Even with the precautions, making that first move onto the line was still like stepping into another dimension, the two say.

"I'm not so afraid of heights, but it's still something to overcome," Stradling said. "At first you really feel as though you forgot how to slackline. Most of the people had that syndrome, I guess."

Stevens agreed, observing that the phrase "It's just a slackline" became one of the mottoes of the Yosemite trip.

"You just look off and see that void," he said, describing how the magnitude of the endeavor tended to erase the brains of even experienced slackliners.

"For me, the webbing seemed so small. You've got these huge Yosemite peaks around, and this huge gap. It doesn't fit with logic to just see this (line) and think that's all you're going to walk on to get across."

The pair were among a group of about 20 people at the Lost Arrow Spire, which has become a slacklining mecca over the past few years. The sport itself started among climbers perhaps 20 years ago and has slowly grown to the point where Web sites and even some businesses are now devoted to it.

One of the Yosemite trekkers was Damian Cooksey, who recently set the record for the longest slackline walk, at 506 feet. Cooksey introduced Stevens and Stradling to slacklining at a church camp and has been a key reason they've embraced the sport.

"It just seemed like too big a challenge for me to face," says Stevens, recalling when Cooksey first urged him to try the Lost Arrow Spire. I was just, 'No, I can't do that.'

"And then I kind of hung out with (Cooksey) some more, and a month later he said, 'Dan, you really should think about coming. I think you can do this.' That's when I really considered it and brought it up to Matt, and Matt was all for the idea."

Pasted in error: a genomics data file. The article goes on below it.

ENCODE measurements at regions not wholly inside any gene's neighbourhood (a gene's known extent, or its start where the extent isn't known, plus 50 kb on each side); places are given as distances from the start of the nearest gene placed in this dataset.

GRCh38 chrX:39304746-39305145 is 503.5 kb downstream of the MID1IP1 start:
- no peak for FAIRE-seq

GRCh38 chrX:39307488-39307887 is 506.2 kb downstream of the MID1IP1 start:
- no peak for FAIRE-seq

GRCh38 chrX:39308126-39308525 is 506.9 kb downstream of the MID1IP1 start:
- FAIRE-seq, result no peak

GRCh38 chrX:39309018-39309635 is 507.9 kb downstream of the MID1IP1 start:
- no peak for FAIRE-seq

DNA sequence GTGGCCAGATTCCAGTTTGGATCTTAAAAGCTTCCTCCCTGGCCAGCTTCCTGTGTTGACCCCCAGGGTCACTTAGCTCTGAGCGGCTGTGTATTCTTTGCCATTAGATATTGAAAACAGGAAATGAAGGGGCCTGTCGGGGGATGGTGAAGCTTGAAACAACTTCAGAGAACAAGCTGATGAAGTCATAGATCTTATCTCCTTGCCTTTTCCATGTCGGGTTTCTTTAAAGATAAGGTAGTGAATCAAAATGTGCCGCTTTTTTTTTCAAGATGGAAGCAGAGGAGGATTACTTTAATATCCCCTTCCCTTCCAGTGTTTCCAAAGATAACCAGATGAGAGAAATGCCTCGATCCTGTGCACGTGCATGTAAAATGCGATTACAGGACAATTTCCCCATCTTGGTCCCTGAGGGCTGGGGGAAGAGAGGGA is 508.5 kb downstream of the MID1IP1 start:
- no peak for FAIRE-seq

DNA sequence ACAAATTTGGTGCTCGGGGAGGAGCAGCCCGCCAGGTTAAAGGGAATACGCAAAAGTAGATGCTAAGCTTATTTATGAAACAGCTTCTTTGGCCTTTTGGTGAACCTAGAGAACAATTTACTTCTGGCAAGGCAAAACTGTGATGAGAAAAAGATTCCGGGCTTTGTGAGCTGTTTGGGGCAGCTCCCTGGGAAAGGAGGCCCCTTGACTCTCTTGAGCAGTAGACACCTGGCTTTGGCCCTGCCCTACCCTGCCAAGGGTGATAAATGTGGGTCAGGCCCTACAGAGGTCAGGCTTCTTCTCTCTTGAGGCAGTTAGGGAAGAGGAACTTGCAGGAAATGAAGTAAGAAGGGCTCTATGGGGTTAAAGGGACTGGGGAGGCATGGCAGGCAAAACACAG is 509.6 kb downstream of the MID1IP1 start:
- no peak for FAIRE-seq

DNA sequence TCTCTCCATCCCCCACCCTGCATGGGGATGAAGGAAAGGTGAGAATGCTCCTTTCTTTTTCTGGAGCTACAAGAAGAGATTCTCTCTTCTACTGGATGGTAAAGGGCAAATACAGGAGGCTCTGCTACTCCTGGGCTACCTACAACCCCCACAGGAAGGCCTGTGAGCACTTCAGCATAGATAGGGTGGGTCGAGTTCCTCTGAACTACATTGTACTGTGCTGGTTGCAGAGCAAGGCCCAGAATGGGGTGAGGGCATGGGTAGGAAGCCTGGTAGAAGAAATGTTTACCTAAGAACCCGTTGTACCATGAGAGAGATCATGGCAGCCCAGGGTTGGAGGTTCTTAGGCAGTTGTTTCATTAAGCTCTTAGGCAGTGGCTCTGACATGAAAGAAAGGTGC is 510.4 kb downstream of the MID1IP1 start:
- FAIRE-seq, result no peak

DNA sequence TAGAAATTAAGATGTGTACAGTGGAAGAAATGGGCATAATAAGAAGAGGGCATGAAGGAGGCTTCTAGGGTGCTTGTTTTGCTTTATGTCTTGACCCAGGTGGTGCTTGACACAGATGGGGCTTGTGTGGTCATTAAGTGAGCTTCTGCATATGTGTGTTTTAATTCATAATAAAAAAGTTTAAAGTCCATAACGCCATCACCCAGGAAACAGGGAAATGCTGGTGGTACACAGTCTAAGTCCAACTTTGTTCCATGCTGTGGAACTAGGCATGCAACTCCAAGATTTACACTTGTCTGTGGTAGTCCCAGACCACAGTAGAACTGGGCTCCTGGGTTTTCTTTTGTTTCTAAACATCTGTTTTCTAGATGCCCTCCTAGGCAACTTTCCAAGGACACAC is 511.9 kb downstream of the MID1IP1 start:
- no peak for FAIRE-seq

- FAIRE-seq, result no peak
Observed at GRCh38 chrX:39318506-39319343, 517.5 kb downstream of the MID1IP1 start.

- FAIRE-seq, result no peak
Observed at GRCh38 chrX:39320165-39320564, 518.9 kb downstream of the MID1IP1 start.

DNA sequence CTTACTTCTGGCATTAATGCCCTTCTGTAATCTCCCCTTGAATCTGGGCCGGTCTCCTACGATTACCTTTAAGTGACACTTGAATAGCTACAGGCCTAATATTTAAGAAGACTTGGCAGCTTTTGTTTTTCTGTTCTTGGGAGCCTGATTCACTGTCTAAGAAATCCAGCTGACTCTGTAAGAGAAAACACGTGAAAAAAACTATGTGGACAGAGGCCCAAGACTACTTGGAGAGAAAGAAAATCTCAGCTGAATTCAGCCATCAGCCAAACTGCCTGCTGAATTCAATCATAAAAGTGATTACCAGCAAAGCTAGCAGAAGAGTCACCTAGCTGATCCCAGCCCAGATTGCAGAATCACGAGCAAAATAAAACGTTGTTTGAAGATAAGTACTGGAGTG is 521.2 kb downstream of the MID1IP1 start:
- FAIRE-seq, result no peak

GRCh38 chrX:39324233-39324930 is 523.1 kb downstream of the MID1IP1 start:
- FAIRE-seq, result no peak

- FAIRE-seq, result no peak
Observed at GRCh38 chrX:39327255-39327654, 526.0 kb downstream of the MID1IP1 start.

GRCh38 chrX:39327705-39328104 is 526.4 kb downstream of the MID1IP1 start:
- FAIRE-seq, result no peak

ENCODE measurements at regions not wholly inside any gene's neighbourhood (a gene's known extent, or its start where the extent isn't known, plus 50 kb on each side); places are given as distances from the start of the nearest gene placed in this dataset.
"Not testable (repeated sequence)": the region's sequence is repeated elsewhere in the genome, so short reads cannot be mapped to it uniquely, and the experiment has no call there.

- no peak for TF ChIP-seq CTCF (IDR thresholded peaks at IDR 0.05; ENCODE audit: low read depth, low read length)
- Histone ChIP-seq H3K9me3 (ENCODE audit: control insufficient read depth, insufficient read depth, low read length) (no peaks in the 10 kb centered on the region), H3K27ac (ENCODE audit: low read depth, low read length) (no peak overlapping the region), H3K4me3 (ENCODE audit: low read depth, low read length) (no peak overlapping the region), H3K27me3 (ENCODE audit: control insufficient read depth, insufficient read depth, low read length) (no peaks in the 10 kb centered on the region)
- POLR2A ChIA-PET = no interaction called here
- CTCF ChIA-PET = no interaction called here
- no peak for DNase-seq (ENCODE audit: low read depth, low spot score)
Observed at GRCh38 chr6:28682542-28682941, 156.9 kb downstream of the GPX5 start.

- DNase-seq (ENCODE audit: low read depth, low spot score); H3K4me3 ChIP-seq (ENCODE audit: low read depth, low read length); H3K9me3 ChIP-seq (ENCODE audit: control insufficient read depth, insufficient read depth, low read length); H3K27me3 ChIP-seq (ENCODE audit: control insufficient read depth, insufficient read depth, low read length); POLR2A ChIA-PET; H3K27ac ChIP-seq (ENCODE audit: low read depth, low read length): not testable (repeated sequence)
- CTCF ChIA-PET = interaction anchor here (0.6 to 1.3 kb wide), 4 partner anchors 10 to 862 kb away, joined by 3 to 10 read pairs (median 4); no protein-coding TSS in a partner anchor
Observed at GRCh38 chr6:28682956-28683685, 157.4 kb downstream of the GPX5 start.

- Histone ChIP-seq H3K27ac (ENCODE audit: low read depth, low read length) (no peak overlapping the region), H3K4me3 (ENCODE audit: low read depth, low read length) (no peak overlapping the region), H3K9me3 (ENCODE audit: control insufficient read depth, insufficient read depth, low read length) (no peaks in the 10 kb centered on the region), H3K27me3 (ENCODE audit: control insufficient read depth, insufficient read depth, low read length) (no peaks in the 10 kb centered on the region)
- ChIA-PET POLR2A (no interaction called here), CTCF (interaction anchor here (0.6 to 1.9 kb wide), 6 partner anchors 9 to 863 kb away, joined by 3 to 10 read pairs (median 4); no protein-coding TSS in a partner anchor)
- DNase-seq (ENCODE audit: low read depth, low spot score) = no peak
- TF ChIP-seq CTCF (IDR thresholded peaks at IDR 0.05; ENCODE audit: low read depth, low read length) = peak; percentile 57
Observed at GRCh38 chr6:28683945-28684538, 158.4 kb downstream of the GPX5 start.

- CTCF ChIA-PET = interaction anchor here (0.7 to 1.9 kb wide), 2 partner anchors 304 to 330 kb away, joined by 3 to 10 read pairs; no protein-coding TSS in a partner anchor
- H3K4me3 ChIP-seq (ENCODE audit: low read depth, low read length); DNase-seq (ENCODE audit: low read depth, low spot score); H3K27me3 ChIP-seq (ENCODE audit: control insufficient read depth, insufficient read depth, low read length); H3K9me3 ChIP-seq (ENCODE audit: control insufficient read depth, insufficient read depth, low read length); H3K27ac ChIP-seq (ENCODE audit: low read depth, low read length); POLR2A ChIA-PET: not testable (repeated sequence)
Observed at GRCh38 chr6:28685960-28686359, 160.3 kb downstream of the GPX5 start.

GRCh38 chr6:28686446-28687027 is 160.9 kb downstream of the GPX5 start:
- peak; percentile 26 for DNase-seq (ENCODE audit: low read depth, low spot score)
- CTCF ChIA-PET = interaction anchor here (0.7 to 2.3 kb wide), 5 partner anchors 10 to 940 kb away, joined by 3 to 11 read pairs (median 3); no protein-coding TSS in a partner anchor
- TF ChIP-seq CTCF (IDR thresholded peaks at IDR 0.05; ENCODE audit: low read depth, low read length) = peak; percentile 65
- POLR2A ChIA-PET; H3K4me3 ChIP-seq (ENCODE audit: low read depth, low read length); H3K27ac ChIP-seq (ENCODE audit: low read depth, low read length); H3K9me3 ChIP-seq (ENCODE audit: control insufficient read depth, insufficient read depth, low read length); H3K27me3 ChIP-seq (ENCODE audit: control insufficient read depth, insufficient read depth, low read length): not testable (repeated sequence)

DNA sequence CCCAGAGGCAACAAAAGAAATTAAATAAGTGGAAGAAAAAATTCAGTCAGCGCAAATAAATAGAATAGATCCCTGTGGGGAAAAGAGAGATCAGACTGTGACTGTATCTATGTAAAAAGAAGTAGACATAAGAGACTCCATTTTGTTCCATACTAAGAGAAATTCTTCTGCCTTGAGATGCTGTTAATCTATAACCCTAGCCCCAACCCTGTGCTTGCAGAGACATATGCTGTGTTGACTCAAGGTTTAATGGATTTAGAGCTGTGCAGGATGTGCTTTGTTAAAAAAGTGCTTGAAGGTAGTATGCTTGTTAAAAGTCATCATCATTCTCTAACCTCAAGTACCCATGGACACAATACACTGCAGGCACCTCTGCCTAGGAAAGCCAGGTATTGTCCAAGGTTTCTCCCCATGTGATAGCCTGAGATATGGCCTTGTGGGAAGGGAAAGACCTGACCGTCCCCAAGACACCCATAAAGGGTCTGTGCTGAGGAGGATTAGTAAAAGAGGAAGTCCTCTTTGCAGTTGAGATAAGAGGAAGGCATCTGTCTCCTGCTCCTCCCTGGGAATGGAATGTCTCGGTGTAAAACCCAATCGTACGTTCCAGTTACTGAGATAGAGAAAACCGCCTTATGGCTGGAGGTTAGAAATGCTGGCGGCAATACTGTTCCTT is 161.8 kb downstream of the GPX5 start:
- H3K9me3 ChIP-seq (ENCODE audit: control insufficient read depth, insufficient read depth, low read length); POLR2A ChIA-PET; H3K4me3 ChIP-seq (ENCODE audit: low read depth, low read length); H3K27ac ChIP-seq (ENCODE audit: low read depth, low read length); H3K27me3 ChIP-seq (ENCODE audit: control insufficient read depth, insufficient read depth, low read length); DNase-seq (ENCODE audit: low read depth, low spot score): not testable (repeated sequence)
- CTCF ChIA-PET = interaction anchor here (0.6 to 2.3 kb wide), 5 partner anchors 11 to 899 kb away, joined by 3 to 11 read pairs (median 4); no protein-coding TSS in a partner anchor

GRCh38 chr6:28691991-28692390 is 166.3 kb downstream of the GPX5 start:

Just getting to the spire is an adventure - a six-hour hike carrying enough gear for a week's worth of camping. After that, rigging the slackline takes another two days (Cooksey had to climb the spire to do so).

Getting to the stepping-off point also requires rappeling down about 50 feet.

Not everyone who tried was able to walk the line. (Among those who did cross was the first female, Stradling said.) But even those who didn't succeed shared in the intensity of the experience.

"It's really interesting because it opened up a lot of bonding with the group," Stevens said. "Because people are facing really deep fears. And people are on the canyon wall supporting them."

Since their return, both Stevens and Stradling have continued their slackline practice, and have woven the sport further into their lives.

Stradling, who attends MiraCosta College in Oceanside, Calif., and works at a coffee shop, has started a business called Slacline that offers demos and instruction at parties and other events. Stevens plans to team with his brother to restart an adventure-travel service their dad ran some years ago; he also might try to sell slacklines in Chile when he spends a semester there.

Slacklining has become so integral to their way of being that in Stevens' mind, the sport's unique blend of Zen mindfulness and X-Games exhilaration can serve as a metaphor for life itself.

"If you go too far to one side, you're going to get out of balance," as he observed. "And the line may be shaking, but you've just kind of gotta let it move.

"Learn to relax, and go with the flow."